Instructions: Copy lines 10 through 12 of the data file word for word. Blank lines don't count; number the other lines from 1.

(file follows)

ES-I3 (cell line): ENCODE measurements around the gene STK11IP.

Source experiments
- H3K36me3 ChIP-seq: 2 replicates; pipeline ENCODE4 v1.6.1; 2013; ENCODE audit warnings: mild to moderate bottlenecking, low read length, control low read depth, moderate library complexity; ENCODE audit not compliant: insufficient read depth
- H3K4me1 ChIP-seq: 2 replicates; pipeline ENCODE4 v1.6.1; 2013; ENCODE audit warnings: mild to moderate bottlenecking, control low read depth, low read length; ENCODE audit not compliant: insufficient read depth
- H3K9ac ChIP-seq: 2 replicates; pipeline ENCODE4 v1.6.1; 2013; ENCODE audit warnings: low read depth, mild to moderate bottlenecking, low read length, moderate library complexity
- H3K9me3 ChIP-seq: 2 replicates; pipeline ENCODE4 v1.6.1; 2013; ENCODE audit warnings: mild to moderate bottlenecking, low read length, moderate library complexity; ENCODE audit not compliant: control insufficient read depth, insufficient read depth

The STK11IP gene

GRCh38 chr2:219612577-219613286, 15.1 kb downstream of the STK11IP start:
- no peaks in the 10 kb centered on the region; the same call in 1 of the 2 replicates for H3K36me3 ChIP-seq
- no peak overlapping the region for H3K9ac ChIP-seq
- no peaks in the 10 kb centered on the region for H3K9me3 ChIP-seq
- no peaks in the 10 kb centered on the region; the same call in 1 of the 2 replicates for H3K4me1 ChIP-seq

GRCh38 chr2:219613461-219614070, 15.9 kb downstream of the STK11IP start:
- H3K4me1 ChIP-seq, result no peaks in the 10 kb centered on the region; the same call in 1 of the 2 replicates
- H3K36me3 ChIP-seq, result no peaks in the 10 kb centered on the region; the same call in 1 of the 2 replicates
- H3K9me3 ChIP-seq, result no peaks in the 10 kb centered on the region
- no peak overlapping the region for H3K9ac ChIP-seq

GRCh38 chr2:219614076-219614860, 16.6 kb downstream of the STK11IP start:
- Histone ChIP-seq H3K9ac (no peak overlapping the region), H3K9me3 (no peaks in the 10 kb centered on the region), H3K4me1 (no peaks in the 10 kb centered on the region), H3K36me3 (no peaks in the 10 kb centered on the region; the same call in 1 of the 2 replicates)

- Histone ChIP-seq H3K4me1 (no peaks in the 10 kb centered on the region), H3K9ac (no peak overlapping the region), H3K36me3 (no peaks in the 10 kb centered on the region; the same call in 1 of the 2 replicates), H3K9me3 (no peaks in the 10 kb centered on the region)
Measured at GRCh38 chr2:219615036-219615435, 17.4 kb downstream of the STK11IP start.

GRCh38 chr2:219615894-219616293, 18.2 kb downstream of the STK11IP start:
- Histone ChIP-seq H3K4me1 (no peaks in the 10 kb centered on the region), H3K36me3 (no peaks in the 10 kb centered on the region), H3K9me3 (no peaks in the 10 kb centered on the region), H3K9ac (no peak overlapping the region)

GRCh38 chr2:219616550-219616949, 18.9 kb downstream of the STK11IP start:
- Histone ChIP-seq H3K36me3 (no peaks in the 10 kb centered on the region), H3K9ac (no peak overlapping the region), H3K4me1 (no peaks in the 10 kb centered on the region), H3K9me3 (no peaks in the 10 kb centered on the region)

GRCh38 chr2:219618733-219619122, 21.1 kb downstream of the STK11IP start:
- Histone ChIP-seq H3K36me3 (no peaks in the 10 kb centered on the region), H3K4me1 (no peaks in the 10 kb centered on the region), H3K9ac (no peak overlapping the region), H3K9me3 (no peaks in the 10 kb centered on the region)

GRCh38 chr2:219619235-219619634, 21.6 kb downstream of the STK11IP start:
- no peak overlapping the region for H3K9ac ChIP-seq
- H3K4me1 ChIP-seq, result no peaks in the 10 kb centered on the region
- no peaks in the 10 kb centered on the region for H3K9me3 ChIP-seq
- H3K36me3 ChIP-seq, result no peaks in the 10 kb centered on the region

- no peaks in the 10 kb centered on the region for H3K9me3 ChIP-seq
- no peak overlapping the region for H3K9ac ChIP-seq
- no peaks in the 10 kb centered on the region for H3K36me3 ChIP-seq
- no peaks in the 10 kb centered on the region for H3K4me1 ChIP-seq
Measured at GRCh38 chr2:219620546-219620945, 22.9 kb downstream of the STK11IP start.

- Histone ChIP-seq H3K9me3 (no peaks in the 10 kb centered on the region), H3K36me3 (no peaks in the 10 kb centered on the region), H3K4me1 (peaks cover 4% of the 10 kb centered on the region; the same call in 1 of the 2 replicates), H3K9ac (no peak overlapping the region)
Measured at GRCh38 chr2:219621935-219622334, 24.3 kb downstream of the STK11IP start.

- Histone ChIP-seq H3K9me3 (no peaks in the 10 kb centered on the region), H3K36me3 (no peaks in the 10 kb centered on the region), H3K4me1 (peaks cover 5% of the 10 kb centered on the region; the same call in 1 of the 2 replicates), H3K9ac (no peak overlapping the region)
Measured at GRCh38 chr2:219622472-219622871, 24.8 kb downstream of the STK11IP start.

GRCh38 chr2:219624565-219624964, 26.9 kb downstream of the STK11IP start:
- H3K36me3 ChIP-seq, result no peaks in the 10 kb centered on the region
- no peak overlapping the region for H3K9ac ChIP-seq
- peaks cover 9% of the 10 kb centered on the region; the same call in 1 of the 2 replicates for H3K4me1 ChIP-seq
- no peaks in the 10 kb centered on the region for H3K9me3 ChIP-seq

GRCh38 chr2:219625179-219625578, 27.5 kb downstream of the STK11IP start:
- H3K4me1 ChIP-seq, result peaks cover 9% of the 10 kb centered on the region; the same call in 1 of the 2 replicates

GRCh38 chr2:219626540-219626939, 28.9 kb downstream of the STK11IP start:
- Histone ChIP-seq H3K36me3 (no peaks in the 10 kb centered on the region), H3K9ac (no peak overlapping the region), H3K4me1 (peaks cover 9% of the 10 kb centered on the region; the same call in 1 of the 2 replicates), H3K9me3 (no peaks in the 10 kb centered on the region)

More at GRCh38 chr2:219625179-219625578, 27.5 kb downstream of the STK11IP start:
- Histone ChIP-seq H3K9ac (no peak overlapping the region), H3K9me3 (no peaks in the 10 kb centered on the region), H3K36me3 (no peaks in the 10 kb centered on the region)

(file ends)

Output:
- no peak overlapping the region for H3K9ac ChIP-seq
- no peaks in the 10 kb centered on the region for H3K9me3 ChIP-seq
- no peaks in the 10 kb centered on the region; the same call in 1 of the 2 replicates for H3K4me1 ChIP-seq